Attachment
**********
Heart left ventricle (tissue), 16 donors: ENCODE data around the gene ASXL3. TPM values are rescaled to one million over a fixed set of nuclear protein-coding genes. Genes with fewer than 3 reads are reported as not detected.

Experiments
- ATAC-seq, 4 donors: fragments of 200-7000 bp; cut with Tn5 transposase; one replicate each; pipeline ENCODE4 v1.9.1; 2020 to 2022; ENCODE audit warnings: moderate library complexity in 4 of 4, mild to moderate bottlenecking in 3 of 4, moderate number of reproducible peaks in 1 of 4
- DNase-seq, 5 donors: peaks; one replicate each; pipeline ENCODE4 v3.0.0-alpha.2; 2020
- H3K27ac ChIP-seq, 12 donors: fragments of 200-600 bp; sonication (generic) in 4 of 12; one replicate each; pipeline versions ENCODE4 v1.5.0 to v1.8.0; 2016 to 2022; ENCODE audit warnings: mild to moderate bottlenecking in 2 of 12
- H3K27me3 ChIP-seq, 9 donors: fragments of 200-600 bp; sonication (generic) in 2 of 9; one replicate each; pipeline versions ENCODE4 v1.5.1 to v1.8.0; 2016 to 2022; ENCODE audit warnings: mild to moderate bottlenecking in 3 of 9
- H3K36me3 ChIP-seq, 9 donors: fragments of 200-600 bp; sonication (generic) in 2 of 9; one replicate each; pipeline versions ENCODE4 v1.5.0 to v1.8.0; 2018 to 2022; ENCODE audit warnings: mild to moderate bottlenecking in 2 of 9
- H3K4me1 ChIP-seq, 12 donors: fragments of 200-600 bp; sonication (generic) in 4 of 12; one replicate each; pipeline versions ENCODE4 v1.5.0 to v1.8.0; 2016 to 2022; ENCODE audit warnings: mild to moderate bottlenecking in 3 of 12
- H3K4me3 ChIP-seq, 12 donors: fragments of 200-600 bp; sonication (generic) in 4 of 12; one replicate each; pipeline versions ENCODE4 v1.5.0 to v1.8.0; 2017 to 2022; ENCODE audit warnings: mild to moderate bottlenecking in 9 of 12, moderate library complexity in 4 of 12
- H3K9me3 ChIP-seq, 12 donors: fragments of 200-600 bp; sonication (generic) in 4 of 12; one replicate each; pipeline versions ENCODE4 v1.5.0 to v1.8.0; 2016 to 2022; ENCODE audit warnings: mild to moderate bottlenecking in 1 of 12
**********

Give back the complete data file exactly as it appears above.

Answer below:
Heart left ventricle (tissue), 16 donors: ENCODE data around the gene ASXL3. TPM values are rescaled to one million over a fixed set of nuclear protein-coding genes. Genes with fewer than 3 reads are reported as not detected.

Experiments
- ATAC-seq, 4 donors: fragments of 200-7000 bp; cut with Tn5 transposase; one replicate each; pipeline ENCODE4 v1.9.1; 2020 to 2022; ENCODE audit warnings: moderate library complexity in 4 of 4, mild to moderate bottlenecking in 3 of 4, moderate number of reproducible peaks in 1 of 4
- DNase-seq, 5 donors: peaks; one replicate each; pipeline ENCODE4 v3.0.0-alpha.2; 2020
- H3K27ac ChIP-seq, 12 donors: fragments of 200-600 bp; sonication (generic) in 4 of 12; one replicate each; pipeline versions ENCODE4 v1.5.0 to v1.8.0; 2016 to 2022; ENCODE audit warnings: mild to moderate bottlenecking in 2 of 12
- H3K27me3 ChIP-seq, 9 donors: fragments of 200-600 bp; sonication (generic) in 2 of 9; one replicate each; pipeline versions ENCODE4 v1.5.1 to v1.8.0; 2016 to 2022; ENCODE audit warnings: mild to moderate bottlenecking in 3 of 9
- H3K36me3 ChIP-seq, 9 donors: fragments of 200-600 bp; sonication (generic) in 2 of 9; one replicate each; pipeline versions ENCODE4 v1.5.0 to v1.8.0; 2018 to 2022; ENCODE audit warnings: mild to moderate bottlenecking in 2 of 9
- H3K4me1 ChIP-seq, 12 donors: fragments of 200-600 bp; sonication (generic) in 4 of 12; one replicate each; pipeline versions ENCODE4 v1.5.0 to v1.8.0; 2016 to 2022; ENCODE audit warnings: mild to moderate bottlenecking in 3 of 12
- H3K4me3 ChIP-seq, 12 donors: fragments of 200-600 bp; sonication (generic) in 4 of 12; one replicate each; pipeline versions ENCODE4 v1.5.0 to v1.8.0; 2017 to 2022; ENCODE audit warnings: mild to moderate bottlenecking in 9 of 12, moderate library complexity in 4 of 12
- H3K9me3 ChIP-seq, 12 donors: fragments of 200-600 bp; sonication (generic) in 4 of 12; one replicate each; pipeline versions ENCODE4 v1.5.0 to v1.8.0; 2016 to 2022; ENCODE audit warnings: mild to moderate bottlenecking in 1 of 12